For those wondering whata been's going on with the Earl J Cossey murder investigation, here's the latest from Sgt Cindi West about what our boys and girls in blue have been doing in King County:



Deputy Arrested after Accident; Possible Medical Issue

Mill Creek- a King County Sheriff’s deputy was arrested this morning after he rear ended a car early in his shift.
 
The accident occurred just before 7 AM near NE132nd St. and Bothell/Everett Hwy.   Mill Creek officers responded and noticed signs of impairment from the deputy. 
 
A Washington State Patrol drug recognition expert was request after alcohol was ruled not a likely factor.   WSP obtained a search warrant and had blood drawn from the deputy.  The deputy was processed and released pending results of the blood test.

The other driver suffered very minor injuries but was taken for observation to a hospital as a precaution.

The deputy, age 47, is a 19 year veteran currently assigned to the City of Shoreline.

Mill Creek Police will conduct the criminal investigation. 

 The King County Sheriff’s Office will conduct a separate internal investigation into the matter.   “We will wait for the blood results to determine the cause of the impairment and then complete the internal investigation”, said Sheriff John Urquhart.

The deputy has been placed on administrative leave which is standard while the investigation is ongoing.   

**************
Specific to the Cossey case, it got bumped to the Major Case Squad about six months ago.  I haven't heard a thing since. - BAS

When I was in Seattle  8) the weekend of February 8th, we went to look at Cossey's house. Because what else would I do when in Woodinville.  Here is a picture.

You're welcome.
You are entitled to your own opinion, but not your own facts.
 

Offline smokin99

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Re: New Forum
« Reply #56 on: February 28, 2014, 07:44:41 PM »
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Earl Cossey Update:

For those wondering whata been's going on with the Earl J Cossey murder investigation, here's the latest from Sgt Cindi West about what our boys and girls in blue have been doing in King County:



Deputy Arrested after Accident; Possible Medical Issue

Mill Creek- a King County Sheriff’s deputy was arrested this morning after he rear ended a car early in his shift.
 
The accident occurred just before 7 AM near NE132nd St. and Bothell/Everett Hwy.   Mill Creek officers responded and noticed signs of impairment from the deputy. 
 
A Washington State Patrol drug recognition expert was request after alcohol was ruled not a likely factor.   WSP obtained a search warrant and had blood drawn from the deputy.  The deputy was processed and released pending results of the blood test.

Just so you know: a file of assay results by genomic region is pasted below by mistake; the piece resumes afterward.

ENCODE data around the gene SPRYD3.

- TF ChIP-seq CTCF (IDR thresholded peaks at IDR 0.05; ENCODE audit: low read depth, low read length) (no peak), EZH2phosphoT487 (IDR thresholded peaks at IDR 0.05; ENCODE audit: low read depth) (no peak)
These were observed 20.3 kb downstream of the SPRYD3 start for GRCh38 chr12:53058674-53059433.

The other driver suffered very minor injuries but was taken for observation to a hospital as a precaution.

The deputy, age 47, is a 19 year veteran currently assigned to the City of Shoreline.

Mill Creek Police will conduct the criminal investigation. 

 The King County Sheriff’s Office will conduct a separate internal investigation into the matter.   “We will wait for the blood results to determine the cause of the impairment and then complete the internal investigation”, said Sheriff John Urquhart.

The deputy has been placed on administrative leave which is standard while the investigation is ongoing.   

**************
Specific to the Cossey case, it got bumped to the Major Case Squad about six months ago.  I haven't heard a thing since. - BAS

Surely they had something else to make them automatically think drugs since they are pretty much ruining his reputation.  :)
There's lots of things other than drugs -- TIA, stroke, hypo/hyper glycemia, electrolyte imbalance, thyroid imbalance, tumors -- to name just a few, that can cause someone to appear impaired. 
« Last Edit: February 28, 2014, 07:46:43 PM by smokin99 »
 

Offline Bruce A. Smith

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Re: New Forum
« Reply #57 on: February 28, 2014, 08:20:16 PM »
I guess I'm quick to judge.
 

Offline Bruce A. Smith

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Re: New Forum
« Reply #58 on: February 28, 2014, 08:22:30 PM »
EVicki-

Yup, you've got Cossey's house.  Snow, too - wow.

By the way, EVic, are you going to tell us why you were in Seattle on the 8th of February????

(smile)....
 

Offline smokin99

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Re: New Forum
« Reply #59 on: February 28, 2014, 08:47:32 PM »
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I guess I'm quick to judge.

You didn't judge -  I wasn't referring to you, I was talking about the tone of the article and the info which obviously came from the sheriff's dept. I don't think they mentioned drugs, but with words like impairment, arrested, criminal investigation that's where my mind went. No words in the article about possible medical causes so just saying I hope they had more on him than just acting impaired.  :)  8)
Speaking of which...I think I'm gonna go fix me an impairment inducer.  ;D